The greatest bestseller of nineteenth-century Japanese popular fiction was the False Murasaki’s Rustic Genji (Nise Murasaki Inaka Genji) by Ryutei Tanehiko. Published in installments from 1829 until the author’s mysterious death in 1842, the story of a young samurai searching for a missing sword combined adventure, romance, and a clever parody of Japan’s greatest work of classical literature, the real Tale of Genji by the genuine Lady Murasaki, written in about 1000 A.D. Pictures of the hero and the many ladies in his life soon became a popular subject for color woodblock prints, as shown in this exhibition.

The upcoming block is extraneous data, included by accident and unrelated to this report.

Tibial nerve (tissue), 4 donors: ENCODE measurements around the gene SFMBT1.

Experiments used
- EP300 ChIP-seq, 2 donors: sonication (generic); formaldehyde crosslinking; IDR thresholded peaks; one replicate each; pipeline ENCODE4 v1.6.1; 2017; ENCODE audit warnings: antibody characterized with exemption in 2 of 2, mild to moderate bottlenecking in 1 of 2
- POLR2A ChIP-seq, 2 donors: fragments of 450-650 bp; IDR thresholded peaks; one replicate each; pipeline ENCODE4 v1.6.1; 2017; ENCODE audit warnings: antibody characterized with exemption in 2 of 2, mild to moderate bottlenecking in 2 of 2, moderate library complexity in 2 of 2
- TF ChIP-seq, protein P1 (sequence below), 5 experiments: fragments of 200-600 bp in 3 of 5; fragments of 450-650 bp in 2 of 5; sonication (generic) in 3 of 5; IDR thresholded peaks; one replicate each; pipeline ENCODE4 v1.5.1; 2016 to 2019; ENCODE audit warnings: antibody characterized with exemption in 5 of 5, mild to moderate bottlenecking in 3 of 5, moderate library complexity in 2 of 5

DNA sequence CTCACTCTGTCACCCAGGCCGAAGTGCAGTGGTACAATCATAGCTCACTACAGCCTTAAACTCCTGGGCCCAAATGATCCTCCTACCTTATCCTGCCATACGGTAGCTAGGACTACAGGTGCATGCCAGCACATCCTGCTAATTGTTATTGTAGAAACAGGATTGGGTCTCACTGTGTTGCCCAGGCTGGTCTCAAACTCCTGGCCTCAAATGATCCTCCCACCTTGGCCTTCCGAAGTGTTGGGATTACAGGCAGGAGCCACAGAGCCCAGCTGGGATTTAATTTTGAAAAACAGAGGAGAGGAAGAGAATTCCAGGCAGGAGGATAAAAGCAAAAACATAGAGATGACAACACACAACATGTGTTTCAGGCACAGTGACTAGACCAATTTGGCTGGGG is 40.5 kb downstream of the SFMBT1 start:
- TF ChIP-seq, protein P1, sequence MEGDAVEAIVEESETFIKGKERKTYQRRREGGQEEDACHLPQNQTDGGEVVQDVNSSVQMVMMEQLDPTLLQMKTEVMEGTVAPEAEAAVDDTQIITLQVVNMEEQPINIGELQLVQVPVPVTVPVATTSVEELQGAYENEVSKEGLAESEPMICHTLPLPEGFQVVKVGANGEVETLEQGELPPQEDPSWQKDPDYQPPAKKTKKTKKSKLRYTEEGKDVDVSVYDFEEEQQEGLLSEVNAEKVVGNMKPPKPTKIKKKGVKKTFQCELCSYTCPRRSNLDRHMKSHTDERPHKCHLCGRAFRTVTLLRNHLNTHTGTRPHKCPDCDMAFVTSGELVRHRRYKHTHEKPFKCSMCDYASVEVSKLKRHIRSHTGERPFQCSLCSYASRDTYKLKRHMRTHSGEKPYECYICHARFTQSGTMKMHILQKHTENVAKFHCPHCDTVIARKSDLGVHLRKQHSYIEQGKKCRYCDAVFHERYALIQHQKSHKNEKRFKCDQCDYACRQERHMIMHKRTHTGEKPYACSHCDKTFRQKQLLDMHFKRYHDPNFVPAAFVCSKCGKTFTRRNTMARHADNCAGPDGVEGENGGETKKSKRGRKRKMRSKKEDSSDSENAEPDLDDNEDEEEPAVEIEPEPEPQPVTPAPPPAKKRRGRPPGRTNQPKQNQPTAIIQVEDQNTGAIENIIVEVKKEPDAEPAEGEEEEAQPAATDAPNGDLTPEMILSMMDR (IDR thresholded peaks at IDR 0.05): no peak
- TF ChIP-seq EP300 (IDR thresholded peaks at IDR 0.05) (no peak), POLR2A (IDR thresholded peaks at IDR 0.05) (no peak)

Just as modern bestsellers are quickly made into movies, the Rustic Genji was dramatized for the kabuki stage. This talk explores the complex interaction between book, plays, and prints. Sarah E. Thompson, Assistant Curator for Japanese Prints (A.B. Harvard ’73, Ph.D. Columbia ’99), taught Japanese and Asian art history at Vassar College, Oberlin College, and the University of Oregon before coming to the MFA in 2004. From 2005 to 2010, she supervised the Japanese Print Access and Documentation Project (JPADP), which registered, rehoused, digitized, and published online the MFA collection of over 50,000 Japanese prints, the largest outside Japan.